Don't call Europe any time this month, but if you must, first check the clock.
The Europeans have other things on their mind in June, namely Euro 2008, the quadrennial soccer championship that leaves most of that continent -- and much of the globe -- transfixed.
The 16-nation tournament kicks off Saturday and should be the most competitive yet. It is being jointly staged by Austria and Switzerland, but it is neighboring Germany that could carry off the silverware.
Greece comes in as the defending champion, having upset host Portugal in the Euro 2004 final in Lisbon, but the Greeks were a surprise winner, an 80-to-1 longshot, and this time the traditional powers are favored.
Otto Rehhagel, the German who coached the Greeks to their title and is seeking to repeat, said the favorites should be, "the usual gallery of Italy, France, Spain and Germany."
Despite Greece's victory in 2004 and Denmark's similar surprise in 1992, Sweden Coach Lars Lagerback argued that "if you look at it historically, one of the big nations is likely to come out on top."
That means three-time winner Germany. That means former winner and reigning world champion Italy. That means two-time winner and 2006 World Cup runner-up France. That means, well, no, it doesn't actually mean Spain because the Spanish traditionally find a way to lose.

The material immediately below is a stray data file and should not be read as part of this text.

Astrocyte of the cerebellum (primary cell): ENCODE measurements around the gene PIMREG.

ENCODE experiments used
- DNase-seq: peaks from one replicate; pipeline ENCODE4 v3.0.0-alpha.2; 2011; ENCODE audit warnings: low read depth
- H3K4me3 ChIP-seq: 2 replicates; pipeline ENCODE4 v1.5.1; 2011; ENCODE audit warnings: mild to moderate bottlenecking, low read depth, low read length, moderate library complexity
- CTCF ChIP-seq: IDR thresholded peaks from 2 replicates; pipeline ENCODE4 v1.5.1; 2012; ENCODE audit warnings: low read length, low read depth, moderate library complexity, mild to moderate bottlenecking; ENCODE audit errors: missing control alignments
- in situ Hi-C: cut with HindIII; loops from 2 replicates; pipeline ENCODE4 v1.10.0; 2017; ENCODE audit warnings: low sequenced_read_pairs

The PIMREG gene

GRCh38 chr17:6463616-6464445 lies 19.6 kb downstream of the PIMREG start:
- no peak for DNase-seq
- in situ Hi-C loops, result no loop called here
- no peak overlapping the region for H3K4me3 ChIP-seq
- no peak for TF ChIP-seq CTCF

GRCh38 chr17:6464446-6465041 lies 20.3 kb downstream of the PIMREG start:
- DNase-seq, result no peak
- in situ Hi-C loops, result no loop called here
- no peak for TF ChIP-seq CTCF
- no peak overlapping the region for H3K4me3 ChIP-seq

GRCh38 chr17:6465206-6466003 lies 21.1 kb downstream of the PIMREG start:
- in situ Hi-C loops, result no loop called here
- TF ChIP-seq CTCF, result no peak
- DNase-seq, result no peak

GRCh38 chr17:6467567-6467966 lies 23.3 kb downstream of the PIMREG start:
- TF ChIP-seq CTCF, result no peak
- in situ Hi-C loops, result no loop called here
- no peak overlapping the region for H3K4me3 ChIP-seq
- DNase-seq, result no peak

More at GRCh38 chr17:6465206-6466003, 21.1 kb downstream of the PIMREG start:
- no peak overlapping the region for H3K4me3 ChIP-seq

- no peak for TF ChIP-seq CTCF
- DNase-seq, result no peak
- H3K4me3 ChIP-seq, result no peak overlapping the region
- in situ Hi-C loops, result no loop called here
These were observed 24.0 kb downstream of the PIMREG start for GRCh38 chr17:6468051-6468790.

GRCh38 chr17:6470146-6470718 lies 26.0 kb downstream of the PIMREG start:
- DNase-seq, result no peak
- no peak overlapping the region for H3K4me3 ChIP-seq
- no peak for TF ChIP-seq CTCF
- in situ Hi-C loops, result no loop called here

But it could mean the Netherlands, who haven't won since 1988, when Galaxy Coach Ruud Gullit was on the team, along with current Dutch Coach Marco Van Basten and Frank Rijkaard, the third member of the all-conquering trio.
Chances are that by the time the final is played at Ernst Happel Stadium in Vienna on June 29, it will be the Germans and the Italians, or the Germans and the French or the Germans and the Dutch, who will be taking the field.
Either way, the Germans figure on being there.
"There are many teams that are a little better than us in terms of technical quality or individual talent, but I believe that our enthusiasm and team spirit can compensate," German midfielder Michael Ballack said.
The continent's top player at the moment is Portuguese forward Cristiano Ronaldo, whose goals led Manchester United to the English Premier League and European Champions League titles over Ballack's Chelsea.
Portugal Coach Luiz Felipe Scolari, who coached Brazil to its 2002 World Cup triumph, said Ronaldo could crown an astonishing season with a victory in Vienna.
"I expect him to have a great Euro 2008 and prove himself to be the best player in the world," Scolari said.
All 31 matches are sold out and the tournament will be shown live in the U.S. on one or another of ESPN's platforms.